THOMASVILLE, Ga. (WTXL) — “I remember sitting there on the bed waiting for her to come back and looking down that hallway. I was like ‘Rhevana I don’t like this feeling’,” said Trey Mills.
That was the beginning of what would be a heartbreaking journey for the Mills Family. On Oct.7, 8-year-old Rhealynn Mills, Rhea for short, was diagnosed with osteosarcoma cancer, a bone cancer that begins in the cells that forms bones.
It was in April when Rhea was out playing softball and another player fell on top of her. In June, the Mills family found out Rhea would need a screw placed to help heal a fracture. 2 weeks later, things took a turn for the worst. In July, her parents noticed she couldn’t use her right leg. After many x-rays and MRI’s, Rhealynn was diagnosed with cancer. Shortly after in November, Rhealynn’s right leg was amputated to remove a tumor that formed.
Older brother Kale Mills says he was devastated when his parents told him the news.
“It was heartbreaking seeing her in the hospital bed. Sitting there, and I’m thinking why her? How did this happen,” said Kale Mills.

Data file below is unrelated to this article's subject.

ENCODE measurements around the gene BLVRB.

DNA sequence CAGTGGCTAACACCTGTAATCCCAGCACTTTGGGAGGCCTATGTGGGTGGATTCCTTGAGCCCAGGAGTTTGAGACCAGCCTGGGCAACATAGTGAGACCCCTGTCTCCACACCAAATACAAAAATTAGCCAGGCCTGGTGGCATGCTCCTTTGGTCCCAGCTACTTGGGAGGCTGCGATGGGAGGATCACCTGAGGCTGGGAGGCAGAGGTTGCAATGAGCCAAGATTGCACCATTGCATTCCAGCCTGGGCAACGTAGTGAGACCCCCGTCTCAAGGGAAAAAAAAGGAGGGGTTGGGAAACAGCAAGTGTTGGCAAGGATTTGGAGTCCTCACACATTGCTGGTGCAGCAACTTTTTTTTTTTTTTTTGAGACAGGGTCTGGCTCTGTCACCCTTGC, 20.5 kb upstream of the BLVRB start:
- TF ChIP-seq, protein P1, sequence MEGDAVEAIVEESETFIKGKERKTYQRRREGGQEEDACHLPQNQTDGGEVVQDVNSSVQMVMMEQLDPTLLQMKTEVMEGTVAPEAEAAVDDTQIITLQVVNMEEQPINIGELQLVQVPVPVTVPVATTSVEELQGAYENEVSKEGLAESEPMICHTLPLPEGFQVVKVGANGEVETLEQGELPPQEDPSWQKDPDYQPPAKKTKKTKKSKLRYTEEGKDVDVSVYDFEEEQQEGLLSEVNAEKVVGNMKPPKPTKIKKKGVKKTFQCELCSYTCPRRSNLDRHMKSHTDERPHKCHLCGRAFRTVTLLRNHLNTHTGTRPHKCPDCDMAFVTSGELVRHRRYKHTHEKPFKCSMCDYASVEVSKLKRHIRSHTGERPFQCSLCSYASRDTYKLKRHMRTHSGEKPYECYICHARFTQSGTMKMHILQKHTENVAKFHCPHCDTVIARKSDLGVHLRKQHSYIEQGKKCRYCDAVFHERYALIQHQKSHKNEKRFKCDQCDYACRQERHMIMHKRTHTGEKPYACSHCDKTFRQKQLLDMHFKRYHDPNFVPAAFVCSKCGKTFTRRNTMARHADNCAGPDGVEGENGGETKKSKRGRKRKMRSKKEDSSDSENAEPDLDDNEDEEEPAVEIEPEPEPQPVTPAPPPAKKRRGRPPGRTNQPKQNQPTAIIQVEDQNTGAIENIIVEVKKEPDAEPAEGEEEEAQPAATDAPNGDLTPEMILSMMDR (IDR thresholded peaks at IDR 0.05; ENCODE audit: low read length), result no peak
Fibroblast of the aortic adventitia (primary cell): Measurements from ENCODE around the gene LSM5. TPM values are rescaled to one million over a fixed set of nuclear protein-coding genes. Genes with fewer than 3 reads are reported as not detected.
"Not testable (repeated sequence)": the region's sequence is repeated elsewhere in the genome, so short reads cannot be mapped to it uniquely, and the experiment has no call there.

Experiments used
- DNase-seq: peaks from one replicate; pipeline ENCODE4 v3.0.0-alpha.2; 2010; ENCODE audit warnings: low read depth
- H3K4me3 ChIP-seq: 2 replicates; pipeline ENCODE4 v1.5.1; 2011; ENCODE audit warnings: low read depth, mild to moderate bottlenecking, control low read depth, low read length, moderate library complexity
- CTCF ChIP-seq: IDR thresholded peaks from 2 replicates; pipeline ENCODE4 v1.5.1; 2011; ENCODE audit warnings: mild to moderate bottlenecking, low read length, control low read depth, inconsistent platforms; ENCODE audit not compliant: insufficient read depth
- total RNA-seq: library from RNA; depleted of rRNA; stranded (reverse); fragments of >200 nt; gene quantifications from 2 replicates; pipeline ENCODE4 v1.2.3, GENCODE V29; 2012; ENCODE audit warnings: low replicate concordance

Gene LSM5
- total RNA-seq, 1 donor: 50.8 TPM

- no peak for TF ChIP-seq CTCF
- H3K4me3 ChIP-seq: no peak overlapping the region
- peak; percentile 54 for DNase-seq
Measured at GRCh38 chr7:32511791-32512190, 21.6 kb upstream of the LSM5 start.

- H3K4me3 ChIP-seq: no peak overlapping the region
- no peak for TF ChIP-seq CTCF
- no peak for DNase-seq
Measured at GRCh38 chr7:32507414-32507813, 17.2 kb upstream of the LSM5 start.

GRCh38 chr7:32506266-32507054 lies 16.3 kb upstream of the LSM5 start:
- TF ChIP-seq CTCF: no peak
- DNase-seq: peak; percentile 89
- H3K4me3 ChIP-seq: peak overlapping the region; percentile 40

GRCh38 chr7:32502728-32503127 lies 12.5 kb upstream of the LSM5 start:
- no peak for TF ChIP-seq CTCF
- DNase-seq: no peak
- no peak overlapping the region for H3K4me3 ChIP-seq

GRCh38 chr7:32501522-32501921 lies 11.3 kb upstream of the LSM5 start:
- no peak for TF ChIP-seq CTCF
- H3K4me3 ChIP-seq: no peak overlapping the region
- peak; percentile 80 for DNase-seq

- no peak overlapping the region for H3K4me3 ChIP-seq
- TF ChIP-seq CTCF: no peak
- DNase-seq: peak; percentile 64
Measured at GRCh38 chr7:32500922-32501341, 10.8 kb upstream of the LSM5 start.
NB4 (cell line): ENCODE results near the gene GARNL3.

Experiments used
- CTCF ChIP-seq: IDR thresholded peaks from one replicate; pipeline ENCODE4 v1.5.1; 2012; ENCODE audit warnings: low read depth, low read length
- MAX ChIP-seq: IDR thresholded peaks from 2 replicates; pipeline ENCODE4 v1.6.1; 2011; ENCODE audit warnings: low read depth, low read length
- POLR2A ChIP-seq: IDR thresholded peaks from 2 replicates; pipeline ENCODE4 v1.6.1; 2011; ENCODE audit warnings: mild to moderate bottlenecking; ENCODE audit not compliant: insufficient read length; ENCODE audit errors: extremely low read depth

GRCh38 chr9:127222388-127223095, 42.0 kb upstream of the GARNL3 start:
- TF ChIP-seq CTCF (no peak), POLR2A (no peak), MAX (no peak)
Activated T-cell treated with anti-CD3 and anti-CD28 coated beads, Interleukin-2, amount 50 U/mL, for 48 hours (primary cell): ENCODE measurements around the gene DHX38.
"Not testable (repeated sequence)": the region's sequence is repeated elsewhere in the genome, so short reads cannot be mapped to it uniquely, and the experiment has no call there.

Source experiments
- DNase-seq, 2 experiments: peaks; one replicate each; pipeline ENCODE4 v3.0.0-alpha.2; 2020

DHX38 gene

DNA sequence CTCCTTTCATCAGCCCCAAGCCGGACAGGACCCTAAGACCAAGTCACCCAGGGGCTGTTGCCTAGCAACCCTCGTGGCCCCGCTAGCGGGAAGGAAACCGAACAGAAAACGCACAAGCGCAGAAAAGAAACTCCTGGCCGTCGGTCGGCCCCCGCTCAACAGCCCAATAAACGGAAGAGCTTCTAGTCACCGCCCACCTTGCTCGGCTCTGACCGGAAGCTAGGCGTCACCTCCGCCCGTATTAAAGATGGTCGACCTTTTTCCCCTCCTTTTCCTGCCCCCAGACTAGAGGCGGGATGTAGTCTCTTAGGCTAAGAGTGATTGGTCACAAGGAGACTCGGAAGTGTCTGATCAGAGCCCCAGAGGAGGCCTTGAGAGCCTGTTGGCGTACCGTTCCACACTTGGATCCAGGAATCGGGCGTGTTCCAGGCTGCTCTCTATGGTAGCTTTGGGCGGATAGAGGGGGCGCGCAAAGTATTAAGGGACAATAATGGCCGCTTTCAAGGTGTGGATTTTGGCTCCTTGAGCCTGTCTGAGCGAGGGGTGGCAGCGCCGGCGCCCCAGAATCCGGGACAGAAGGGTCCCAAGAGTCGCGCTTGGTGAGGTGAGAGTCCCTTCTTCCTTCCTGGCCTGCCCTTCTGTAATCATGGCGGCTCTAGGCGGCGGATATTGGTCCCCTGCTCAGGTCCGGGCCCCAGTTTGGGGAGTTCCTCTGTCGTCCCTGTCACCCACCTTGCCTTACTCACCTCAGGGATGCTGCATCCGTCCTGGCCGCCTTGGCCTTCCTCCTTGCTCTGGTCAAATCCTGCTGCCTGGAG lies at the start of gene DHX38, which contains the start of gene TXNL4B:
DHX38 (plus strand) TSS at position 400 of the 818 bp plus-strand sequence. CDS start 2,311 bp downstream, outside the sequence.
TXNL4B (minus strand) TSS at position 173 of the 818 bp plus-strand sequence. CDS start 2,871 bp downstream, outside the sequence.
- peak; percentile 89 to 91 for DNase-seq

Soon after Rhealynn was diagnosed, the Thomas County community began to come out and support her in droves. Her former teacher Laurie Young, amongst others, help put together a softball tournament to help raise money, raising over $30,000 in just 3 days.
“This community has just rallied around her and is just such a village,” said Laurie Young.
Shirts, bows, jerseys, yard signs, and much more have been sold around the area all in support of Rhea.
“I’m really happy when I go down the road and see the yard signs,” said Rhealynn Mills.
When asked what makes a community quite like this one, people who live here simply say, it’s the Thomasville thing to do.
“It’s just part of the culture of our community. It’s a close-knit community. People look after each other here. It’s just a part of our culture,” said Forrest Horne.
The Mills family is overjoyed with the outpouring of prayers and support.
“They have a fight in them now just seeing Rhealynn so it’s nice to know that we can kind of give back through her,” said Rhevana Mills.